The citizens of what was then West Germany, who lived in a divided country amid a huge arsenal, greeted Mr. Gorbachev’s efforts to end the Cold War with a special passion. I remember crowds outside the baroque Old Town Hall in Bonn, then the West German capital,“Gorby! Gorby!” while he signed the guest book inside. A public opinion poll on the eve of that visit in 1989 an astounding 90 percent of respondents answering “yes” when asked whether Mr. Gorbachev was a man they could trust.
There were cheers of “Gorby! Gorby!” in East Berlin, too, when Mr. Gorbachevin October 1989 to join its aging Communist leaders in celebrating the 40th anniversary of the East German state — a visit that directly precipitated the fall of the Berlin Wall a month later. A popular myth in the United States credits Ronald Reagan with that historic event, but the forces that Mr. Gorbachev unleashed throughout East Europe were immeasurably more important.
Yet Mr. Gorbachev was a reformer, not a revolutionary. Only nine months before the Soviet Union was to collapse,before an audience in Minsk, in what is now Belarus, “I am not ashamed to say that I am a Communist and adhere to the Communist idea, and with this I will leave for the other world.”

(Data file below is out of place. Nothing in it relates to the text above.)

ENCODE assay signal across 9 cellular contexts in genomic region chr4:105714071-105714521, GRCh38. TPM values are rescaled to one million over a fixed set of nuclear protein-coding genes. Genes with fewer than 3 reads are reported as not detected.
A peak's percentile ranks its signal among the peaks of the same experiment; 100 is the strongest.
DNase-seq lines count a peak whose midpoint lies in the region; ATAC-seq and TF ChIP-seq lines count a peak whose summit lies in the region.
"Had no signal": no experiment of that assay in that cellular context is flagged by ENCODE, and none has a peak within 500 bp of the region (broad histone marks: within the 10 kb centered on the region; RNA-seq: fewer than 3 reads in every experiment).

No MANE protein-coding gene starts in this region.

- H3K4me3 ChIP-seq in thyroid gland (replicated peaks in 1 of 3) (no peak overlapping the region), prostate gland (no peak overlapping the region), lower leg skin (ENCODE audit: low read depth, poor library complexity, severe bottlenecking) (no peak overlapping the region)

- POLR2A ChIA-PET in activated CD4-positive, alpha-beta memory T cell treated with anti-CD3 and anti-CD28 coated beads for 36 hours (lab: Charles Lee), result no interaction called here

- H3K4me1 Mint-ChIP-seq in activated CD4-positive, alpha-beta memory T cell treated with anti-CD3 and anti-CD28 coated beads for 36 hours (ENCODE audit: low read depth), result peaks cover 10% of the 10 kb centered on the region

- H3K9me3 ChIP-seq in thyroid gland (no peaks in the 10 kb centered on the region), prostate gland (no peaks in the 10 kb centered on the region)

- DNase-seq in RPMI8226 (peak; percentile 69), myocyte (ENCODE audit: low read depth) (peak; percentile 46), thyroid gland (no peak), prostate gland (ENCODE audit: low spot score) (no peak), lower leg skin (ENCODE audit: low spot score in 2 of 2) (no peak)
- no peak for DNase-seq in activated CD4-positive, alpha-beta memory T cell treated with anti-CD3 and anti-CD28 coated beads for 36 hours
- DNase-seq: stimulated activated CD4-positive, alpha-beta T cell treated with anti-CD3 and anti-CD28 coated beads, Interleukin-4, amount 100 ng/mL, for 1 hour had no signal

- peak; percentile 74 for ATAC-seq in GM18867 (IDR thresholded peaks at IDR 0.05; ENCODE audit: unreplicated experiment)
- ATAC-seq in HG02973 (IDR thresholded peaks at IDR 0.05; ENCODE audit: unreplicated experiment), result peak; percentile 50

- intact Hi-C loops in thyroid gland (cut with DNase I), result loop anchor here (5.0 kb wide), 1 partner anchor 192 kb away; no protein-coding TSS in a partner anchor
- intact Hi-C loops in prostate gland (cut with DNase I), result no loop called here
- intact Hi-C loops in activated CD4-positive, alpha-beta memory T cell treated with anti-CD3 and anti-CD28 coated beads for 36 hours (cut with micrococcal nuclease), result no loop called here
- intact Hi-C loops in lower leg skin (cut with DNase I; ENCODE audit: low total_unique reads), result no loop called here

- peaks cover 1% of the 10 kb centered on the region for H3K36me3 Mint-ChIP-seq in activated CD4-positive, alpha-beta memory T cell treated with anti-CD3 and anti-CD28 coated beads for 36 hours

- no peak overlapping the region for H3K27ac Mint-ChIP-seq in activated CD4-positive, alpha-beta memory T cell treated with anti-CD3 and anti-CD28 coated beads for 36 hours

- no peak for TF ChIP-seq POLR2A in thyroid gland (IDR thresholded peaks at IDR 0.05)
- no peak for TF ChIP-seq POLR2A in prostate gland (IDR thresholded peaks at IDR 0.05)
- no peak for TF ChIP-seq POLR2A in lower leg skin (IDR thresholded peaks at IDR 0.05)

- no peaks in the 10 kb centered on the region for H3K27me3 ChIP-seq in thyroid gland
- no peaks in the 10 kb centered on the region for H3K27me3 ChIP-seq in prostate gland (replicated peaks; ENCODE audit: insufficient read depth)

What he failed to understand — and what his grizzled, ruthless predecessors in the Kremlin knew intuitively — was that to loosen a system built on coercion, power and fear was to destroy it. While Soviet society burst from the restraints of Soviet authoritarianism, Mr. Gorbachev’s efforts to reform the economy foundered on the same rocks as all previous reforms: the privileged, corrupt Communist Party apparat.
He tried economic shock therapy, then reversed course, then tried force, but it was all too little, too late. Without the cruel glue of repression, the Soviet Union disintegrated, and the economy ground to a halt. An attempt by Communist hard-liners to seize power by force in August 1991 was put down by Boris Yeltsin, and the U.S.S.R. would survive only a few months more.
In retrospect, it is intriguing to question whether things could have gone differently or whether the Soviet Union could have survived had Mr. Gorbachev taken different actions. China, which crushed the liberalizing forces set loose by Mr. Gorbachev in Tiananmen Square, suggests an alternative route.